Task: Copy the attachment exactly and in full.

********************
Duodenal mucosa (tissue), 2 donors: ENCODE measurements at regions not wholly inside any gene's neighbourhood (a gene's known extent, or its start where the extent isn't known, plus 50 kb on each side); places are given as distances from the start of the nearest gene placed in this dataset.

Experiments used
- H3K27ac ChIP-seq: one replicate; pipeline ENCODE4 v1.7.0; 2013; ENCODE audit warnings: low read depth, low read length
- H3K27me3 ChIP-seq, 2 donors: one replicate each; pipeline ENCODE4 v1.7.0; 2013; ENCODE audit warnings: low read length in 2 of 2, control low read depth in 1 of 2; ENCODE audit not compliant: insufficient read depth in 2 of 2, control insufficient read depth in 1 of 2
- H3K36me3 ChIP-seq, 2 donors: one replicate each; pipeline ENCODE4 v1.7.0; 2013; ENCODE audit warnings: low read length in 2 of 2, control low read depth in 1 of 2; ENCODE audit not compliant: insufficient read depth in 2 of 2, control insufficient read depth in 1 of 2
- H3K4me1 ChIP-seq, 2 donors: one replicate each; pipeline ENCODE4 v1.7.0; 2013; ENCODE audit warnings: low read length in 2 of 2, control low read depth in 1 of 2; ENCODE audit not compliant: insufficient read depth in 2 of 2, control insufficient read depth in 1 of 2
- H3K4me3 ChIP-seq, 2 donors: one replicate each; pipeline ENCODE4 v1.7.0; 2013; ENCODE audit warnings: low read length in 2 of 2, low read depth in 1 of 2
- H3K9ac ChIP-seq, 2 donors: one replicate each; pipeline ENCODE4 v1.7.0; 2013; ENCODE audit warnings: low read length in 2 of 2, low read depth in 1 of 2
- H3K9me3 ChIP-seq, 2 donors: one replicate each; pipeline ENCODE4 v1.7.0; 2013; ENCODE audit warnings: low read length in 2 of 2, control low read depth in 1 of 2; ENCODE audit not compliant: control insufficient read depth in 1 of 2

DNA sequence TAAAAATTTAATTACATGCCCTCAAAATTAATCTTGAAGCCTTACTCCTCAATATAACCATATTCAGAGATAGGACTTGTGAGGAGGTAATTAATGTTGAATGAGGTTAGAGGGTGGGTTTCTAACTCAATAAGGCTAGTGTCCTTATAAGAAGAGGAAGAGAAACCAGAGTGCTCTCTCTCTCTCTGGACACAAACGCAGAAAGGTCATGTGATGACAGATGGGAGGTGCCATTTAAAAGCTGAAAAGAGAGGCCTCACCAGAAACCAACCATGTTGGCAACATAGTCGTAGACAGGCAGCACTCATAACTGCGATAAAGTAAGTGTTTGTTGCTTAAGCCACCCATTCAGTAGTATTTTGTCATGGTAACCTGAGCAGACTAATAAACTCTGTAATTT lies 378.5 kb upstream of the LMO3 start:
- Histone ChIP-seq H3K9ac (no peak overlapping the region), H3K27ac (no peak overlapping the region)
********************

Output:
Duodenal mucosa (tissue), 2 donors: ENCODE measurements at regions not wholly inside any gene's neighbourhood (a gene's known extent, or its start where the extent isn't known, plus 50 kb on each side); places are given as distances from the start of the nearest gene placed in this dataset.

Experiments used
- H3K27ac ChIP-seq: one replicate; pipeline ENCODE4 v1.7.0; 2013; ENCODE audit warnings: low read depth, low read length
- H3K27me3 ChIP-seq, 2 donors: one replicate each; pipeline ENCODE4 v1.7.0; 2013; ENCODE audit warnings: low read length in 2 of 2, control low read depth in 1 of 2; ENCODE audit not compliant: insufficient read depth in 2 of 2, control insufficient read depth in 1 of 2
- H3K36me3 ChIP-seq, 2 donors: one replicate each; pipeline ENCODE4 v1.7.0; 2013; ENCODE audit warnings: low read length in 2 of 2, control low read depth in 1 of 2; ENCODE audit not compliant: insufficient read depth in 2 of 2, control insufficient read depth in 1 of 2
- H3K4me1 ChIP-seq, 2 donors: one replicate each; pipeline ENCODE4 v1.7.0; 2013; ENCODE audit warnings: low read length in 2 of 2, control low read depth in 1 of 2; ENCODE audit not compliant: insufficient read depth in 2 of 2, control insufficient read depth in 1 of 2
- H3K4me3 ChIP-seq, 2 donors: one replicate each; pipeline ENCODE4 v1.7.0; 2013; ENCODE audit warnings: low read length in 2 of 2, low read depth in 1 of 2
- H3K9ac ChIP-seq, 2 donors: one replicate each; pipeline ENCODE4 v1.7.0; 2013; ENCODE audit warnings: low read length in 2 of 2, low read depth in 1 of 2
- H3K9me3 ChIP-seq, 2 donors: one replicate each; pipeline ENCODE4 v1.7.0; 2013; ENCODE audit warnings: low read length in 2 of 2, control low read depth in 1 of 2; ENCODE audit not compliant: control insufficient read depth in 1 of 2

DNA sequence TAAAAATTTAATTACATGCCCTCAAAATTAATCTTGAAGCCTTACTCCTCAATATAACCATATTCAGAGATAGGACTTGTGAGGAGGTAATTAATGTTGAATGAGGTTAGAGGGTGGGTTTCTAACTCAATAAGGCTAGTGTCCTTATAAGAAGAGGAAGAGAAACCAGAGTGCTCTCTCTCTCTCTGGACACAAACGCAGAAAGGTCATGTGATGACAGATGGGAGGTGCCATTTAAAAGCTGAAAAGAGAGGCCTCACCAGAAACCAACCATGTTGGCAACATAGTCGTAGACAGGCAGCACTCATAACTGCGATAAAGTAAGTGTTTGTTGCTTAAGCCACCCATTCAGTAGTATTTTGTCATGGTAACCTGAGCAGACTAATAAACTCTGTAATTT lies 378.5 kb upstream of the LMO3 start:
- Histone ChIP-seq H3K9ac (no peak overlapping the region), H3K27ac (no peak overlapping the region)